Born as we are out of chaos, why can we never establish contact with it? No sooner do we look at it than order, pattern, shape is born under our eyes.” So wrote Witold Gombrowicz a half century ago in Cosmos, and Andrzej Zulawski has taken the words as a personal challenge. Never a stranger to pushing the limits of control, the Polish director of Possession and other freakouts has adapted Gombrowicz’s novella for his first feature in 15 years. The story—a failed law student, Witold, and his friend go on holiday and enter the maelstrom of a family bed-and-breakfast—doesn’t so much develop as it shatters and reforms, refracted through the student’s demented, obsessive perspective.
Existential farce is one way of describing the film, though that’s partly Zulawski’s energetic response to the book’s specifically literary brand of narrative and verbal hijinks. The filmmaker mostly crams his cast in the house and environs, and apparently told everyone to act at full-tilt. Attempting to connect the dots between mysterious events, Witold (Jonathan Genet) is a whirlwind of semiotic and sexual confusion; toying with him, Victoria Guerra as Lena is actually better and more precise at such labile shifts; presiding like a grande dame of extremes is Sabine Azéma, the matriarch. Father (Jean-François Balmer) spews nonsense, and then there’s the naïve hare-lipped second daughter (Clémentine Pons).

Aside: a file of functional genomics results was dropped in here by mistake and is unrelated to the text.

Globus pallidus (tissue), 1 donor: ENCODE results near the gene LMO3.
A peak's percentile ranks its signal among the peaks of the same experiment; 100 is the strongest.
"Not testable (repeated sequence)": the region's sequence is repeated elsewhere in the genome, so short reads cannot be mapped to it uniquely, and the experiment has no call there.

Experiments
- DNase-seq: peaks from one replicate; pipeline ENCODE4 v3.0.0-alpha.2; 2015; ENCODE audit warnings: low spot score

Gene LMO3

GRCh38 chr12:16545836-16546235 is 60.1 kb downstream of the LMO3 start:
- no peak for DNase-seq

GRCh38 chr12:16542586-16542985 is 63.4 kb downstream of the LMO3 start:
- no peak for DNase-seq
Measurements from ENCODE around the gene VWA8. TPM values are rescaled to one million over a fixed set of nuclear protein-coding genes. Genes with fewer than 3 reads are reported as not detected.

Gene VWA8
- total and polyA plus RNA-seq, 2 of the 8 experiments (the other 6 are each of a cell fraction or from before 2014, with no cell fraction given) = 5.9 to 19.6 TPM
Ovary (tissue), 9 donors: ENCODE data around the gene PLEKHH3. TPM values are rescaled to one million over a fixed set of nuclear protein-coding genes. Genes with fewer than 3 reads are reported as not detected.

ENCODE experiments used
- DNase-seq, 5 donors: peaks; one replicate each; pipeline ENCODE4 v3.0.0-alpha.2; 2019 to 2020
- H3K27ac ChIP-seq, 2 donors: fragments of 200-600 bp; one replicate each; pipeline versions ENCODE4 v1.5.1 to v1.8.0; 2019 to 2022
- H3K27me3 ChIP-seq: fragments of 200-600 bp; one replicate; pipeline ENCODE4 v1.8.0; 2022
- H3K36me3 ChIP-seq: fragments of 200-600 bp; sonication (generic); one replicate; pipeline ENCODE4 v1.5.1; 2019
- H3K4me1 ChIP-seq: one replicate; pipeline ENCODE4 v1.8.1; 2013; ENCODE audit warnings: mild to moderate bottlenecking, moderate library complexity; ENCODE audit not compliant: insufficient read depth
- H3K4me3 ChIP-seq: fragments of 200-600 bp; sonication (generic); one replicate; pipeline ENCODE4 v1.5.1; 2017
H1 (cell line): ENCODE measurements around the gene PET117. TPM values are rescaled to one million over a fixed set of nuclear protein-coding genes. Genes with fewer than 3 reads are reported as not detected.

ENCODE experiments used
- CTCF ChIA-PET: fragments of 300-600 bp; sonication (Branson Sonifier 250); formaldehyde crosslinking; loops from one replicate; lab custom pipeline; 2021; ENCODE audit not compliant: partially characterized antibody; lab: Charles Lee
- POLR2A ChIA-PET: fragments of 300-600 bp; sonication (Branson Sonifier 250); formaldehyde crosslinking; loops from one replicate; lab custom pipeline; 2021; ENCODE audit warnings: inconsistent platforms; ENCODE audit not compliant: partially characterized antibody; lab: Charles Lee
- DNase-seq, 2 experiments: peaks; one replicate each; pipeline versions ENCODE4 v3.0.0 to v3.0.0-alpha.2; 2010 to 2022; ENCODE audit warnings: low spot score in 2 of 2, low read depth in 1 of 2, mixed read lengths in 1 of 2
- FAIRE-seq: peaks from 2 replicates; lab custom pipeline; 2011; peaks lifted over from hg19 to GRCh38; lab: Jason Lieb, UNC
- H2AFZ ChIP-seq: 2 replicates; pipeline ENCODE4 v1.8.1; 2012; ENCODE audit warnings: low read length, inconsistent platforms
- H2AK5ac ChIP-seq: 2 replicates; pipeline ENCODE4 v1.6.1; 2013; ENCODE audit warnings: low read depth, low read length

The frenzy and wordplay from the text don’t always translate precisely to the movie, but that hardly seems the point: in tribute to one of his favorite writers, Zulawski fully adopts Gombrowicz’s mischief, with results that careen and stumble across the screen.